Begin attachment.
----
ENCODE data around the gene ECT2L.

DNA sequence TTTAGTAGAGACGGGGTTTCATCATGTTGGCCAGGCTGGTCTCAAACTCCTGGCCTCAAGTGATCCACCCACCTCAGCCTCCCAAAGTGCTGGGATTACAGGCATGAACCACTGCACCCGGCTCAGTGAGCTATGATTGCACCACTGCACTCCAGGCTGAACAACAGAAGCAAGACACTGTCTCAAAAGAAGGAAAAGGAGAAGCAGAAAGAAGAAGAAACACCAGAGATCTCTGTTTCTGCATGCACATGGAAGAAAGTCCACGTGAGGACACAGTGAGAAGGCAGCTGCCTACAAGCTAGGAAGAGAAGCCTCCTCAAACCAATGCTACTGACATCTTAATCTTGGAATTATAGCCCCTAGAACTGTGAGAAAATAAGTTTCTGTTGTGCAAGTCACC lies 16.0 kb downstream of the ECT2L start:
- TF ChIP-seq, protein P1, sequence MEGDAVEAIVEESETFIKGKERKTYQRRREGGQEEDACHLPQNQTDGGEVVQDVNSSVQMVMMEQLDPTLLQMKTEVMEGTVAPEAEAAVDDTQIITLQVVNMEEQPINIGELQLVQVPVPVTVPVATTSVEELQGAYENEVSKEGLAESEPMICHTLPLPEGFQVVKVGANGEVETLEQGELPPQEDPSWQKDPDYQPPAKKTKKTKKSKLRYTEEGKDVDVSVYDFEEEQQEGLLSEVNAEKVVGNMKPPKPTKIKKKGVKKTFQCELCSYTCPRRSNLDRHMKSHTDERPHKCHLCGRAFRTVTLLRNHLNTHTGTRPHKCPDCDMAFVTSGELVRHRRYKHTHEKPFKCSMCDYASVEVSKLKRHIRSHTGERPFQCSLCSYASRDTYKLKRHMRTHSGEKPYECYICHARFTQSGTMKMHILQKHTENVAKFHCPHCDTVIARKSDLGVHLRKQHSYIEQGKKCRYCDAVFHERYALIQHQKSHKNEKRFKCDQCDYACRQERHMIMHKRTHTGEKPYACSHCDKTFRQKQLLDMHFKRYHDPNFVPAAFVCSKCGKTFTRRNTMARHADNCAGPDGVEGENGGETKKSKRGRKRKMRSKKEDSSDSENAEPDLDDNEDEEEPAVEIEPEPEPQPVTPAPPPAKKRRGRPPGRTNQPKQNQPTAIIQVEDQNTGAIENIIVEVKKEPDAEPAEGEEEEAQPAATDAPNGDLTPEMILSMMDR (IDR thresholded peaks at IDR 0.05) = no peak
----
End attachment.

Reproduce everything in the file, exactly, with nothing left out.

ENCODE data around the gene ECT2L.

DNA sequence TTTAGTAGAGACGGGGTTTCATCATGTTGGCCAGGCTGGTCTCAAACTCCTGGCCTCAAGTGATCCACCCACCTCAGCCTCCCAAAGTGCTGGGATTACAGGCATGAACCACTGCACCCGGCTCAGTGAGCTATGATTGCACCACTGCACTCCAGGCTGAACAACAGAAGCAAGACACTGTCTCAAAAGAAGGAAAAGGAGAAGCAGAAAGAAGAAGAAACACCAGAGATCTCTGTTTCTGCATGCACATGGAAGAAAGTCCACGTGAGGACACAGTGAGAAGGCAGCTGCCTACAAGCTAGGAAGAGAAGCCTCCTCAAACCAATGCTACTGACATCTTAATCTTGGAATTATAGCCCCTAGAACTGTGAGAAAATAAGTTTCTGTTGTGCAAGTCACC lies 16.0 kb downstream of the ECT2L start:
- TF ChIP-seq, protein P1, sequence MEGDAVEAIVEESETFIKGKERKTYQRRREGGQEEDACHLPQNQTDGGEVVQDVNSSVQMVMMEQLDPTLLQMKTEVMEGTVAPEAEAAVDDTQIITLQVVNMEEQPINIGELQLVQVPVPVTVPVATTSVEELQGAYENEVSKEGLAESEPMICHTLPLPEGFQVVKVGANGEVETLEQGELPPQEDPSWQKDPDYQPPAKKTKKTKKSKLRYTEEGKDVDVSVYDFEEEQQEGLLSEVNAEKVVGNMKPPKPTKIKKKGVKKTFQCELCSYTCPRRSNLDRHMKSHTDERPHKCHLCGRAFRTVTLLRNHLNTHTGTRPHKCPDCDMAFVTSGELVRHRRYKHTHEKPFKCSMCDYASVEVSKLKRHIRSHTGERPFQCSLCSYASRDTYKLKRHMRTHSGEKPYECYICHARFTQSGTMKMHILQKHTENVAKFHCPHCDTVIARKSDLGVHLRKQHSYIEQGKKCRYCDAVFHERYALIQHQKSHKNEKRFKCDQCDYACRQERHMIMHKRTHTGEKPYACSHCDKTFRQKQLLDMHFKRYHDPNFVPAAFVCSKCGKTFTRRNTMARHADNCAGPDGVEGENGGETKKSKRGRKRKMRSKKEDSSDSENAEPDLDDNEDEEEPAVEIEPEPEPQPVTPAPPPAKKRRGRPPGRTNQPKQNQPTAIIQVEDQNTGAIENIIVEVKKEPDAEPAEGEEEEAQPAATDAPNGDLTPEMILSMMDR (IDR thresholded peaks at IDR 0.05) = no peak